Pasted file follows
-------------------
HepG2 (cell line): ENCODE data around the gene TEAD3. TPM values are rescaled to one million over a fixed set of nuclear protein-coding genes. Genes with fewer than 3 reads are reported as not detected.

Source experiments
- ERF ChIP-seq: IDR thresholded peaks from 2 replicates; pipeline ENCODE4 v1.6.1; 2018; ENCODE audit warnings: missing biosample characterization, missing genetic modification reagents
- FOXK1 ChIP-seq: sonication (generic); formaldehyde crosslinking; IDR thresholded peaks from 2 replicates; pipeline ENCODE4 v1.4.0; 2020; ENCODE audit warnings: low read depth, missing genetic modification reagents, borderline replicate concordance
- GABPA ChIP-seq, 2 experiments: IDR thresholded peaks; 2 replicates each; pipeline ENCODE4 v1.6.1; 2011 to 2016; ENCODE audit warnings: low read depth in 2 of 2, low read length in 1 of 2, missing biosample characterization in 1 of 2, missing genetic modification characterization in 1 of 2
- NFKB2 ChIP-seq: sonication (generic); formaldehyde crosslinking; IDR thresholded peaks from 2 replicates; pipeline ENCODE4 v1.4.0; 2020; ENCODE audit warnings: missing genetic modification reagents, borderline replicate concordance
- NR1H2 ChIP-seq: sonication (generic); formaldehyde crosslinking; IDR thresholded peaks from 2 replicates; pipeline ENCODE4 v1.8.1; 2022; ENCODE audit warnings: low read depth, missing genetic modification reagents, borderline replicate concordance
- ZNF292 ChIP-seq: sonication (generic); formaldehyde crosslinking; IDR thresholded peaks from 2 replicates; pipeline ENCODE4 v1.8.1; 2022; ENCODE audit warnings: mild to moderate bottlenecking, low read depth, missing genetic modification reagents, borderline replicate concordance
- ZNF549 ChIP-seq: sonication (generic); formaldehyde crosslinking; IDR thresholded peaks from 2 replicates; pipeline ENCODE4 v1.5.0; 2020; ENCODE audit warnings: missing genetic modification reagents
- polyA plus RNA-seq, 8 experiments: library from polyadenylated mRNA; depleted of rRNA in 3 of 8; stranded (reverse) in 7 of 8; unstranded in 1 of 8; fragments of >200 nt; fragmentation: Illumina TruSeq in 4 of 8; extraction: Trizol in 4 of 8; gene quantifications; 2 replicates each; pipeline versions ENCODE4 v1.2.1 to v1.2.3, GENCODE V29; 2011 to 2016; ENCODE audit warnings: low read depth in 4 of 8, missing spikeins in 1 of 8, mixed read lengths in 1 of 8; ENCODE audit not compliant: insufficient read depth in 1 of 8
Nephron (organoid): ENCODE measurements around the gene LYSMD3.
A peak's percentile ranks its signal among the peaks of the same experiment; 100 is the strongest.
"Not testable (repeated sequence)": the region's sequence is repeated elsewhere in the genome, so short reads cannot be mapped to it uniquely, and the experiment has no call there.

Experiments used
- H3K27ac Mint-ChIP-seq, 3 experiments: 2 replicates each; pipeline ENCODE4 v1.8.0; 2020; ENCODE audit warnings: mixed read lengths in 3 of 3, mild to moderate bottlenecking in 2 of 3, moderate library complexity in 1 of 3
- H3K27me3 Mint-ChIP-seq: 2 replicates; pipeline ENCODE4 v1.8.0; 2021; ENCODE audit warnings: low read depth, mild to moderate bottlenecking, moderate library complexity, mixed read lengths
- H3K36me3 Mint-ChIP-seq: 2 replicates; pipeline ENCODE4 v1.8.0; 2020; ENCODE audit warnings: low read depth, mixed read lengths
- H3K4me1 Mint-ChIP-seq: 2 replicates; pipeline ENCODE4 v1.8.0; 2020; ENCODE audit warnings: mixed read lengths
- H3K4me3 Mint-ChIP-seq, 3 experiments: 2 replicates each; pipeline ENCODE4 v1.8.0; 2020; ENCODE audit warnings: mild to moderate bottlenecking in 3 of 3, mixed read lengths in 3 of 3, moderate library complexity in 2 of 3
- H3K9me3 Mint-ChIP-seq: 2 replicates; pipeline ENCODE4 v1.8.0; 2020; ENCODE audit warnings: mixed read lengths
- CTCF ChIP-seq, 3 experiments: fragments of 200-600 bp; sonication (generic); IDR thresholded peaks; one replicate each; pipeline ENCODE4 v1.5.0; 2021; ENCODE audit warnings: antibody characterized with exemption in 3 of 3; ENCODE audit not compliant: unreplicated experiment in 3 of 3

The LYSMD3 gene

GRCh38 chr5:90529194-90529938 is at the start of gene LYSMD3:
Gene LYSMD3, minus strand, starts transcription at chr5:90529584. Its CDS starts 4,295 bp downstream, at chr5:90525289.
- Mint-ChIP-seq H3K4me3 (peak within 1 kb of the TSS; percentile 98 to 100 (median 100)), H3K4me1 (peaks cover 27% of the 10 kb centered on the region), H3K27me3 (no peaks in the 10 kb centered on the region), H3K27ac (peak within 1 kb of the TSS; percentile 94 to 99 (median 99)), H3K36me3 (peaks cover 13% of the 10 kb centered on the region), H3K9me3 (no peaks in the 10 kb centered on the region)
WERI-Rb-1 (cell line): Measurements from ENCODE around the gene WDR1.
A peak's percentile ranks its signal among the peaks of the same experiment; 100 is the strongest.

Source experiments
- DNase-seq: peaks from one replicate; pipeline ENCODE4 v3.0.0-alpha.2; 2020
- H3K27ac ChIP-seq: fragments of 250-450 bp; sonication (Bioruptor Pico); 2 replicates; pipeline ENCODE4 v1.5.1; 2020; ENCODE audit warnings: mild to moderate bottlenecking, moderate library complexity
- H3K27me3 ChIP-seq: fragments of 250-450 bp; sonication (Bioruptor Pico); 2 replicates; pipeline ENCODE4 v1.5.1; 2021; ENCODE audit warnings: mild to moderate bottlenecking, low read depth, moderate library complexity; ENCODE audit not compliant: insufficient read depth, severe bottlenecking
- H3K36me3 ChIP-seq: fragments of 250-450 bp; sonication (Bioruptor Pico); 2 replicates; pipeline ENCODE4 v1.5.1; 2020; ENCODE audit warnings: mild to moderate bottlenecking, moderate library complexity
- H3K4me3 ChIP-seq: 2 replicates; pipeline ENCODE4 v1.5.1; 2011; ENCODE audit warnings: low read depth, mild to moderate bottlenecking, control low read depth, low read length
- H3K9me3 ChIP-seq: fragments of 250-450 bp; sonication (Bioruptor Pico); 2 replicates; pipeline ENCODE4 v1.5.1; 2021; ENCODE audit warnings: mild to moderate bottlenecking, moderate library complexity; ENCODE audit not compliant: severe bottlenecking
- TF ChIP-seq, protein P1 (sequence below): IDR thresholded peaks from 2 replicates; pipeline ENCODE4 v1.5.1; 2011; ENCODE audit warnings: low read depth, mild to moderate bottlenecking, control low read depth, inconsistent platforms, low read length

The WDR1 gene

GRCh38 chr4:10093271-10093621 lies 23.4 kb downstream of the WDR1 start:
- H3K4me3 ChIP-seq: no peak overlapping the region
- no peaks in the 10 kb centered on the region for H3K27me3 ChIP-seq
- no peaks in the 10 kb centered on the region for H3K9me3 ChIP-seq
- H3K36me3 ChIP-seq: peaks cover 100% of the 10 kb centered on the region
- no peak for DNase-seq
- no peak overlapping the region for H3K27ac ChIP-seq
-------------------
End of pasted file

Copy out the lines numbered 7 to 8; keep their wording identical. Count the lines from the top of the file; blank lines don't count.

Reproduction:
- NR1H2 ChIP-seq: sonication (generic); formaldehyde crosslinking; IDR thresholded peaks from 2 replicates; pipeline ENCODE4 v1.8.1; 2022; ENCODE audit warnings: low read depth, missing genetic modification reagents, borderline replicate concordance
- ZNF292 ChIP-seq: sonication (generic); formaldehyde crosslinking; IDR thresholded peaks from 2 replicates; pipeline ENCODE4 v1.8.1; 2022; ENCODE audit warnings: mild to moderate bottlenecking, low read depth, missing genetic modification reagents, borderline replicate concordance